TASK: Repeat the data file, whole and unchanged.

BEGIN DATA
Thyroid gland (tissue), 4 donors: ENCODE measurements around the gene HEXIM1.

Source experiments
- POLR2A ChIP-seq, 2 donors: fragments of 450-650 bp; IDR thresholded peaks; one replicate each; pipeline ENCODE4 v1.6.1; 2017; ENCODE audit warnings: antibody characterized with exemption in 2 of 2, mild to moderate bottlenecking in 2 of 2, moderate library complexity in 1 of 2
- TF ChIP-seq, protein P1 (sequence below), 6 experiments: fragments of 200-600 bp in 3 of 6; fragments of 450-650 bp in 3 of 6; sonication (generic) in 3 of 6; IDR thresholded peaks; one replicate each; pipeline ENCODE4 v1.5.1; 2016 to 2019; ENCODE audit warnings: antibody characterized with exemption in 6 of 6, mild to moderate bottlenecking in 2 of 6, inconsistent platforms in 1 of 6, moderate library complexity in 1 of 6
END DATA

Thyroid gland (tissue), 4 donors: ENCODE measurements around the gene HEXIM1.

Source experiments
- POLR2A ChIP-seq, 2 donors: fragments of 450-650 bp; IDR thresholded peaks; one replicate each; pipeline ENCODE4 v1.6.1; 2017; ENCODE audit warnings: antibody characterized with exemption in 2 of 2, mild to moderate bottlenecking in 2 of 2, moderate library complexity in 1 of 2
- TF ChIP-seq, protein P1 (sequence below), 6 experiments: fragments of 200-600 bp in 3 of 6; fragments of 450-650 bp in 3 of 6; sonication (generic) in 3 of 6; IDR thresholded peaks; one replicate each; pipeline ENCODE4 v1.5.1; 2016 to 2019; ENCODE audit warnings: antibody characterized with exemption in 6 of 6, mild to moderate bottlenecking in 2 of 6, inconsistent platforms in 1 of 6, moderate library complexity in 1 of 6